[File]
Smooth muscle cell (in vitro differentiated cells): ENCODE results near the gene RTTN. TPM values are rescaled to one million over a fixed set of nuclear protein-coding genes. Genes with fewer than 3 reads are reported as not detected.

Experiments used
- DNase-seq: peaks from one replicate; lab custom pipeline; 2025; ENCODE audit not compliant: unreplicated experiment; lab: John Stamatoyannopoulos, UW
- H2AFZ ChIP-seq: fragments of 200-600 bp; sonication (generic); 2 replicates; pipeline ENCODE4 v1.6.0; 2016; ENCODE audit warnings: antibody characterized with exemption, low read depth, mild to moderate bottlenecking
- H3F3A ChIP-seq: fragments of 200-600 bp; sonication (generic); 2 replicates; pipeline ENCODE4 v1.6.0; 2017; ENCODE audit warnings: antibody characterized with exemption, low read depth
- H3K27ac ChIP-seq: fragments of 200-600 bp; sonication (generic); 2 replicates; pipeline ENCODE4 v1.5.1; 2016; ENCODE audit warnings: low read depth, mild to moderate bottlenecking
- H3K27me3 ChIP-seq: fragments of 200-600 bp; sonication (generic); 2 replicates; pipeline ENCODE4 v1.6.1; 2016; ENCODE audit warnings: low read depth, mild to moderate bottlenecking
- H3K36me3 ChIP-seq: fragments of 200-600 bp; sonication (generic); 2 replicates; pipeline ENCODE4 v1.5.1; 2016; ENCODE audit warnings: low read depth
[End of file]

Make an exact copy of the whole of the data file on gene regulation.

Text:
Smooth muscle cell (in vitro differentiated cells): ENCODE results near the gene RTTN. TPM values are rescaled to one million over a fixed set of nuclear protein-coding genes. Genes with fewer than 3 reads are reported as not detected.

Experiments used
- DNase-seq: peaks from one replicate; lab custom pipeline; 2025; ENCODE audit not compliant: unreplicated experiment; lab: John Stamatoyannopoulos, UW
- H2AFZ ChIP-seq: fragments of 200-600 bp; sonication (generic); 2 replicates; pipeline ENCODE4 v1.6.0; 2016; ENCODE audit warnings: antibody characterized with exemption, low read depth, mild to moderate bottlenecking
- H3F3A ChIP-seq: fragments of 200-600 bp; sonication (generic); 2 replicates; pipeline ENCODE4 v1.6.0; 2017; ENCODE audit warnings: antibody characterized with exemption, low read depth
- H3K27ac ChIP-seq: fragments of 200-600 bp; sonication (generic); 2 replicates; pipeline ENCODE4 v1.5.1; 2016; ENCODE audit warnings: low read depth, mild to moderate bottlenecking
- H3K27me3 ChIP-seq: fragments of 200-600 bp; sonication (generic); 2 replicates; pipeline ENCODE4 v1.6.1; 2016; ENCODE audit warnings: low read depth, mild to moderate bottlenecking
- H3K36me3 ChIP-seq: fragments of 200-600 bp; sonication (generic); 2 replicates; pipeline ENCODE4 v1.5.1; 2016; ENCODE audit warnings: low read depth